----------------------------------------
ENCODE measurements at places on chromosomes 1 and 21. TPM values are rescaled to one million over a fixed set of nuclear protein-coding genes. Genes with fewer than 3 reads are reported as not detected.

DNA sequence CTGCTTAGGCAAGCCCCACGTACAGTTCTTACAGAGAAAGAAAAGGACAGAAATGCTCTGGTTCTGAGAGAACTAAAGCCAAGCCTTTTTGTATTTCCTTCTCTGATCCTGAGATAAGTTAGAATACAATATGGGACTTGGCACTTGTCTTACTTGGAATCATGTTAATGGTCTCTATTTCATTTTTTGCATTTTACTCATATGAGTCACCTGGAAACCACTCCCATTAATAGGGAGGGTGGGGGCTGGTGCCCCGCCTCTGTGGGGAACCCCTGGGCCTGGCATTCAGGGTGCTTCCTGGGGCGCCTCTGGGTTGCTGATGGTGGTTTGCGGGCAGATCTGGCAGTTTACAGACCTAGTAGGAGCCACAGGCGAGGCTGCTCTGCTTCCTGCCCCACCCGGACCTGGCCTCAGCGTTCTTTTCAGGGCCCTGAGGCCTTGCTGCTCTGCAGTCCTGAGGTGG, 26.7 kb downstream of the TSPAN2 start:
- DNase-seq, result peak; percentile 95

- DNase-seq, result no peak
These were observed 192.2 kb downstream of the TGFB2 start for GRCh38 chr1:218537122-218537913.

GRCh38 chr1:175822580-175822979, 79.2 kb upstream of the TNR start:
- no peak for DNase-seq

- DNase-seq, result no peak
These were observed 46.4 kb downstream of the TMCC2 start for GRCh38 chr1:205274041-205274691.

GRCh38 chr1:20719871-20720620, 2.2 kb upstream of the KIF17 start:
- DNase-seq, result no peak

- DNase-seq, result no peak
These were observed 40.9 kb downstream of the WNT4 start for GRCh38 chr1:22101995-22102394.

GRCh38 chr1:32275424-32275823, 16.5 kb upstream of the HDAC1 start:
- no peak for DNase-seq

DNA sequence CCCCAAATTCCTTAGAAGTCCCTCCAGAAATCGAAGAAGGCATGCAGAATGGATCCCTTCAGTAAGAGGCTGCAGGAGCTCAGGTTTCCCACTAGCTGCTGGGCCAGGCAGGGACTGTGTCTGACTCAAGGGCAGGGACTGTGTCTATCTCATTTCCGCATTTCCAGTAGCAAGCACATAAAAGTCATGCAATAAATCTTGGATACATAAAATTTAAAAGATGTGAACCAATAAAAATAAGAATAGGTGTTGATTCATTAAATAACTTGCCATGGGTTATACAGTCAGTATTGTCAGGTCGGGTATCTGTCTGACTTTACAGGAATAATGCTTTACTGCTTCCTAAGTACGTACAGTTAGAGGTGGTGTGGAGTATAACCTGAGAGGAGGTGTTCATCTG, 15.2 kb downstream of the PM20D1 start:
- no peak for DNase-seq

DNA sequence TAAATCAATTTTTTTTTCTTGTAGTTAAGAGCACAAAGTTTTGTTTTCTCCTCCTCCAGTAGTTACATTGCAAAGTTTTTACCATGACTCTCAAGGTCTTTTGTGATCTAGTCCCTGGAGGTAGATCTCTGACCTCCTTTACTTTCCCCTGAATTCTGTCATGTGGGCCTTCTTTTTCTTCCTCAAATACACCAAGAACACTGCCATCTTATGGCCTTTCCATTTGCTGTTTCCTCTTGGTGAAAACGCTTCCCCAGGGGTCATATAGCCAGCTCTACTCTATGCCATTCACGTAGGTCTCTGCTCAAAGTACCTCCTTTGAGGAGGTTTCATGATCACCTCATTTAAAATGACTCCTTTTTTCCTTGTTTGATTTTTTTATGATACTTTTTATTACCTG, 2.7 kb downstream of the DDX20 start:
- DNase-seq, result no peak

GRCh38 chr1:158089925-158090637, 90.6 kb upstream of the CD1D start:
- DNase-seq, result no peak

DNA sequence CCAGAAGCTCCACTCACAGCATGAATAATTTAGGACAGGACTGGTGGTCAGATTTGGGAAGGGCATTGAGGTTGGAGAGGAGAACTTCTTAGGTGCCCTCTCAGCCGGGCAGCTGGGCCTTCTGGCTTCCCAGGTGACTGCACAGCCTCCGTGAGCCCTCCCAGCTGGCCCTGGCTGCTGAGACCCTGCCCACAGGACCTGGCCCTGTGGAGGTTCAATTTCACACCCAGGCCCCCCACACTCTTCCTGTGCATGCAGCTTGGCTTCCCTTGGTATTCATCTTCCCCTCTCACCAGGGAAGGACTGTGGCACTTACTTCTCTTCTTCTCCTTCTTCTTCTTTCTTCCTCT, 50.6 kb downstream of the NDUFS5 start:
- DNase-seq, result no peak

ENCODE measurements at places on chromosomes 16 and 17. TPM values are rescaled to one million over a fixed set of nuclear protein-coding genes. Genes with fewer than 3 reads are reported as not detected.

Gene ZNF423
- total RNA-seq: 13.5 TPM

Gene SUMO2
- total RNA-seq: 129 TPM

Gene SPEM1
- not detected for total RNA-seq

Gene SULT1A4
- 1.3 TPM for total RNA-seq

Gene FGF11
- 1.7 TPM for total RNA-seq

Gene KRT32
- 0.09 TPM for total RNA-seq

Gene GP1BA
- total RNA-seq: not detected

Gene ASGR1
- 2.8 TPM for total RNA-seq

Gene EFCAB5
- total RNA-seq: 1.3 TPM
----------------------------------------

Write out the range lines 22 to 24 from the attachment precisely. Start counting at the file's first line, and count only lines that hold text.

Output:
DNA sequence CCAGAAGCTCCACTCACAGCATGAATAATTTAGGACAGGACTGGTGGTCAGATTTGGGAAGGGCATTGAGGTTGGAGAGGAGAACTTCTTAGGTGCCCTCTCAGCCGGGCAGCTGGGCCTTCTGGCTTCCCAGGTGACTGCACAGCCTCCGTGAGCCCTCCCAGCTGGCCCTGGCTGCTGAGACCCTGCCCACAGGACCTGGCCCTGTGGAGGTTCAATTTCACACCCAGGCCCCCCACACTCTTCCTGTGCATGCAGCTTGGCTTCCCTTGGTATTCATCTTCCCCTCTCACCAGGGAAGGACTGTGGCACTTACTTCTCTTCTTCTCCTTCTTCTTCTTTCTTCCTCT, 50.6 kb downstream of the NDUFS5 start:
- DNase-seq, result no peak

ENCODE measurements at places on chromosomes 16 and 17. TPM values are rescaled to one million over a fixed set of nuclear protein-coding genes. Genes with fewer than 3 reads are reported as not detected.